That was utterly moving.

Posted by: impik on February 11, 2011 at 4:19 PM | PERMALINK

Maybe now the Egyptian people will ask Glenn Beck to become the new Caliphate so they might keep China away from their geo-political region.

I guess if they do, they will have forced China to be satisfied with New Zealand, and Glenn will finally have the unadulterated power he has always had his eyes on! -Kevo

Posted by: kevo on February 11, 2011 at 4:25 PM | PERMALINK

It seems there's nothing the U.S. Right fears more than the possibility that Obama could foster (to whatever degree) peace in the middle east and good relations with muslims of the world. ANY success will, and has as yet been, smeared as collusion with radical islamists to undermine the U.S.

If Obama met our supposed foreign policy objectives he'd be vilified MORE as an islamo-communist fifth columnist. The one thing that could repair his image with our Right would be holy war in the name of Christ, against muslims and the domestic left(-of-Reagan).

Posted by: CRA on February 11, 2011 at 4:30 PM | PERMALINK

I can't help but notice that what the Egyptians did in Tahrir Square and across their nation is a prototype of what is possible in this country. It is time for the people of the U.S. to take our country back from the authoritarians and power hungry militarists and restore peace and justice for all. What is happening in Congress with the cost-cutting to necessary and humanitarian services is criminal and should be addressed as the Egyptians addressed their brutal dictator. Let us shift our financial support from military to humanitarian. We can do it; we have been shown the way.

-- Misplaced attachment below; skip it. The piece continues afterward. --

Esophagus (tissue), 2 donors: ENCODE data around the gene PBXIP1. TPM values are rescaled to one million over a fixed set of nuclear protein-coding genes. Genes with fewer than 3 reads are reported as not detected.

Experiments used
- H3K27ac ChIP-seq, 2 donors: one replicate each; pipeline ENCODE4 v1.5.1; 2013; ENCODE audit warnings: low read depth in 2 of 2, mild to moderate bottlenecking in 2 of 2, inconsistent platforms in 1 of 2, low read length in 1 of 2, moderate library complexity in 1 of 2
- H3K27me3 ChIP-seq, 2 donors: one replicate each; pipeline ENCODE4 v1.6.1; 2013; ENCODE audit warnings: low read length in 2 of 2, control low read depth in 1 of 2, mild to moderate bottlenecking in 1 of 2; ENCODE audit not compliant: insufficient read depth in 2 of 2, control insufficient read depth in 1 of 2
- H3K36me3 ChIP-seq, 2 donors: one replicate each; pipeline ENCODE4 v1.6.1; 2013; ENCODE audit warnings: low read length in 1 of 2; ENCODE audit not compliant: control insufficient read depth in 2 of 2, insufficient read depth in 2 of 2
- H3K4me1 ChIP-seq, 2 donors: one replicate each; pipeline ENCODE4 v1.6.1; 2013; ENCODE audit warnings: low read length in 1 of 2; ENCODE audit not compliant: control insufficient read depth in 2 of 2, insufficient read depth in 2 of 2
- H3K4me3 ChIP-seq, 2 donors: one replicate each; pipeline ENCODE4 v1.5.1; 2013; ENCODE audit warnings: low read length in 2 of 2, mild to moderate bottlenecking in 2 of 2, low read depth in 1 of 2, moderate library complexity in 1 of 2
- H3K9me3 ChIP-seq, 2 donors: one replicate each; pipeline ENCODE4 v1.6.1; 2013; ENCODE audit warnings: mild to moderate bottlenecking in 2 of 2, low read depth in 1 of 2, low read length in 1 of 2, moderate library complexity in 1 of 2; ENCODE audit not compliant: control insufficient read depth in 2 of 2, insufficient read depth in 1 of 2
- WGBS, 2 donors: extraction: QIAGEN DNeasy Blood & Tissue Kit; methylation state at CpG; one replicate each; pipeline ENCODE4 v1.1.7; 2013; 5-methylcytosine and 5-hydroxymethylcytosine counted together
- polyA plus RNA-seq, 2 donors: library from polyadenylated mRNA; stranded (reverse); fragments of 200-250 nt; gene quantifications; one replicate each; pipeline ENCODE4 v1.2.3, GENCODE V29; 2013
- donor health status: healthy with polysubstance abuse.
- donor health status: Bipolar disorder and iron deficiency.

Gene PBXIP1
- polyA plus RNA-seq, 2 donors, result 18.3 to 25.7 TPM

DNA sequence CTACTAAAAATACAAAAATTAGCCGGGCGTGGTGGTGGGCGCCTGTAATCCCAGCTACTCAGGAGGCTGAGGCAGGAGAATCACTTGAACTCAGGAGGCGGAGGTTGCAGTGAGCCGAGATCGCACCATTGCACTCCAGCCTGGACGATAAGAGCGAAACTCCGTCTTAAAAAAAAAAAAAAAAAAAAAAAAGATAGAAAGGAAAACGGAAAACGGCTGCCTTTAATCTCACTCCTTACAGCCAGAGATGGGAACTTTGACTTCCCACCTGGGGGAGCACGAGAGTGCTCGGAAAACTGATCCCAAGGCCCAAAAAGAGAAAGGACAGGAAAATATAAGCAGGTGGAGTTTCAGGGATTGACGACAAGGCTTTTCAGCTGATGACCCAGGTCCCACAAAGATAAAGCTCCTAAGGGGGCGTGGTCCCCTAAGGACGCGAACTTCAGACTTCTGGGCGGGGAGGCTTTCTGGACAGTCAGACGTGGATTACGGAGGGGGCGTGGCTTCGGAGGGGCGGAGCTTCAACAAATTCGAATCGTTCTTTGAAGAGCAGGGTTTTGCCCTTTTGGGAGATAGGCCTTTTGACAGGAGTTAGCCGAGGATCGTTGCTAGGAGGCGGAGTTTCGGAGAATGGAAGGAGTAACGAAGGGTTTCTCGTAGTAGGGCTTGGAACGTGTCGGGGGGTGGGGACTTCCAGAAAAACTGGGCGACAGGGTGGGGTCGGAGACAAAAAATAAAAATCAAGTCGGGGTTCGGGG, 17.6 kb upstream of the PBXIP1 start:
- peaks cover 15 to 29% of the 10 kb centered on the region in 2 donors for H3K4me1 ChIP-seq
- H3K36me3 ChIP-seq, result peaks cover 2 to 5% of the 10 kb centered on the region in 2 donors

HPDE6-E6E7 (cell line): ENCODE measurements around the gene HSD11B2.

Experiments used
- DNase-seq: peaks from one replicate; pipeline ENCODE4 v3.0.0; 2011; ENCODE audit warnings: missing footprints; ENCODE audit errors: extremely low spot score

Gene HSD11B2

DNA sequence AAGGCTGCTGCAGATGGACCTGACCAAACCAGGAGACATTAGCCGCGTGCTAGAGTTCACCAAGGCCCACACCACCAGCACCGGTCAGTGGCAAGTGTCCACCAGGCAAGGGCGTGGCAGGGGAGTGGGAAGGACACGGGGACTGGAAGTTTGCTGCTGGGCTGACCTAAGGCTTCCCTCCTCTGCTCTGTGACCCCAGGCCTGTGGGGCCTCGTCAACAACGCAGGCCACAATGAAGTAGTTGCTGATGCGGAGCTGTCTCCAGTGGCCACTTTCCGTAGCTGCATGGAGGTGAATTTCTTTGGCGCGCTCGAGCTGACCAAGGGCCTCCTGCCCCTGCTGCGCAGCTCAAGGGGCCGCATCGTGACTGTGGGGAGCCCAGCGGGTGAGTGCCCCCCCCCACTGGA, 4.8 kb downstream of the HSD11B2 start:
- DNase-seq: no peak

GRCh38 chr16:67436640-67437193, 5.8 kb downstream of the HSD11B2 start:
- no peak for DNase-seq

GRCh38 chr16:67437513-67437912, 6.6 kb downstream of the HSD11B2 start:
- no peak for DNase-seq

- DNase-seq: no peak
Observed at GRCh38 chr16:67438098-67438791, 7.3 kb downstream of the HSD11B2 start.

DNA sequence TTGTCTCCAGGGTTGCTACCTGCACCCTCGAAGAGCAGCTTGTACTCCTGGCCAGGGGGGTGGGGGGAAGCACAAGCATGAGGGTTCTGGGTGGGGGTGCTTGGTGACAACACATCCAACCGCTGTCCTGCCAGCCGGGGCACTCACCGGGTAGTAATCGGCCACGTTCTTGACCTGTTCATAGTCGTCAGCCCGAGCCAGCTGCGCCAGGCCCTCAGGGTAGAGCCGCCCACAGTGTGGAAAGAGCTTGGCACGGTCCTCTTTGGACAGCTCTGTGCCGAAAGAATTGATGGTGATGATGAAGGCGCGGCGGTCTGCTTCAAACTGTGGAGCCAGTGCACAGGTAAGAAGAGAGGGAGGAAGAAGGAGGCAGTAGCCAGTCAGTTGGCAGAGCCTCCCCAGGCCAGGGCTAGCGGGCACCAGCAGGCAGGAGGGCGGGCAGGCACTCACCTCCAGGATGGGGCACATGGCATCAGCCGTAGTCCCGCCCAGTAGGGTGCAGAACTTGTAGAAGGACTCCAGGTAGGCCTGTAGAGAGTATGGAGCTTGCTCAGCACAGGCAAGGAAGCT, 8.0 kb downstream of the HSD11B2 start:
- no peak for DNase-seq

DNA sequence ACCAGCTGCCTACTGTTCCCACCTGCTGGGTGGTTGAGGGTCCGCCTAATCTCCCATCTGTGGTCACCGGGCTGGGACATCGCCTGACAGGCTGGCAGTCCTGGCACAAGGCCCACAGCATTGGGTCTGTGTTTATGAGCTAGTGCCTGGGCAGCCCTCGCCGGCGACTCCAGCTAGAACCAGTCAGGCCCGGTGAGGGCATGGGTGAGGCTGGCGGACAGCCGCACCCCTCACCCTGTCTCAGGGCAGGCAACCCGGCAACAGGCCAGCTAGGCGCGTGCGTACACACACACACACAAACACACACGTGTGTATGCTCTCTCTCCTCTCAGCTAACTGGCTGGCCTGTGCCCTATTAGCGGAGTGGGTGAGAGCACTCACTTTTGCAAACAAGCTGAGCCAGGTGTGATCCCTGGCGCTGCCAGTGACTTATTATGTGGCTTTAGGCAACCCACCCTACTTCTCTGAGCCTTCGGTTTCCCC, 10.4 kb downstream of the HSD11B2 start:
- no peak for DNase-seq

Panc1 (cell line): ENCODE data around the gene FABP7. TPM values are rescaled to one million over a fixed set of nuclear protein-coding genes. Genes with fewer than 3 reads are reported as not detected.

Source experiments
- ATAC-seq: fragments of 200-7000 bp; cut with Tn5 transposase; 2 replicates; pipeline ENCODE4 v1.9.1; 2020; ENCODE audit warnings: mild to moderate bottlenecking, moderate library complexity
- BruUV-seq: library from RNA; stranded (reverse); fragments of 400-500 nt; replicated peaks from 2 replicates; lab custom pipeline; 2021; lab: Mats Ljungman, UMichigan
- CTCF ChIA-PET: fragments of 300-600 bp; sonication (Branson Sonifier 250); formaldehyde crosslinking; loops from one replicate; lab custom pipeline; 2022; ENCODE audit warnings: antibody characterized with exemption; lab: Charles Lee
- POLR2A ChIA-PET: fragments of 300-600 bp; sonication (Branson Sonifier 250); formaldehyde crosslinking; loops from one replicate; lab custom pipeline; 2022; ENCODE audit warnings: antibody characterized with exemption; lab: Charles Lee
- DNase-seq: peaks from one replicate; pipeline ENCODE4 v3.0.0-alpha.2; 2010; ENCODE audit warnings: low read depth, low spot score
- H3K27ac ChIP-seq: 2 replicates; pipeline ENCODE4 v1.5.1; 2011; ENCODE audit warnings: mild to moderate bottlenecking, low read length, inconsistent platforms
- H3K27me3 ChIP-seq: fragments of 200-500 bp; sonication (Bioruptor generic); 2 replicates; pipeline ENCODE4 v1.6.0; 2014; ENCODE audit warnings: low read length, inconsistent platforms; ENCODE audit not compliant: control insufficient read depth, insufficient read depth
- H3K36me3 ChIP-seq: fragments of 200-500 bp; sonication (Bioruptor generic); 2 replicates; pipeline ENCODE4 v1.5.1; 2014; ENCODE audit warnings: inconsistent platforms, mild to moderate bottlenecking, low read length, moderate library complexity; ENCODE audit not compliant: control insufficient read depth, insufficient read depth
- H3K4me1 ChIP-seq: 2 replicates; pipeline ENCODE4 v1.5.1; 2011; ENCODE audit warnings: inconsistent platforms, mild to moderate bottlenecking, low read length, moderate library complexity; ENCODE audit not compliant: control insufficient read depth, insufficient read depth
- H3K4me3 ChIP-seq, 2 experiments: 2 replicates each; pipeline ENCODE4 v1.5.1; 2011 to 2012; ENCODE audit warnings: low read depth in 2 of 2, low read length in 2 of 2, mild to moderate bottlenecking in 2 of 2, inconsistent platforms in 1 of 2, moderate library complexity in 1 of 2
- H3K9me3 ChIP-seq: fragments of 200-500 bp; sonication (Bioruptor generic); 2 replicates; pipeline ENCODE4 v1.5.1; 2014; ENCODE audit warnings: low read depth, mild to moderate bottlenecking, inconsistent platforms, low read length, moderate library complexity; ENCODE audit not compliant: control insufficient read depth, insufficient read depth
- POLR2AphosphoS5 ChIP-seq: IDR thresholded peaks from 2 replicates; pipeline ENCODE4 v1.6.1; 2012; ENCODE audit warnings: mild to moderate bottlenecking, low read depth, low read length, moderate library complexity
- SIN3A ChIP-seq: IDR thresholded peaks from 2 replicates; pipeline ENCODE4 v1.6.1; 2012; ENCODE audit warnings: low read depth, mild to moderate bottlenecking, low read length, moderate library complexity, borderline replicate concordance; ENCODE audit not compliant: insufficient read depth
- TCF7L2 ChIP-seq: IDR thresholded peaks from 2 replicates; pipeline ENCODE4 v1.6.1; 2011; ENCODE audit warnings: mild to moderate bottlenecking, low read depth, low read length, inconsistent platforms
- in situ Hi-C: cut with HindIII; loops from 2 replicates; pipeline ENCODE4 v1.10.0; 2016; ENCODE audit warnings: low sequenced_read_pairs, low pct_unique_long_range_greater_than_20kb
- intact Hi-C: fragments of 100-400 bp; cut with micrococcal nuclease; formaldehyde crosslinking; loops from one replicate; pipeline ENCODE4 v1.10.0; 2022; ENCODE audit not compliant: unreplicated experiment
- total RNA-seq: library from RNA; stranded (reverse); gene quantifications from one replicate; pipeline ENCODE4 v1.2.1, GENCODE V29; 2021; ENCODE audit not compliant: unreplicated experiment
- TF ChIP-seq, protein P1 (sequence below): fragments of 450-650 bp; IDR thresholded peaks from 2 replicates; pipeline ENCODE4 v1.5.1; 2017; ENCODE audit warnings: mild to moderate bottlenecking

I am committed to Oneness through Justice and Transformation
peace,
st john

Posted by: st john on February 11, 2011 at 4:31 PM | PERMALINK

Is anyone keeping track of the right wing getting caught out in the open on this issue? Gingrich, Rumsfeld, NewsMax, FOX and others were all screaming about the incompetence of the administration, the evidence being that Mubarak was still there ...

... a couple hours later, he wasn't.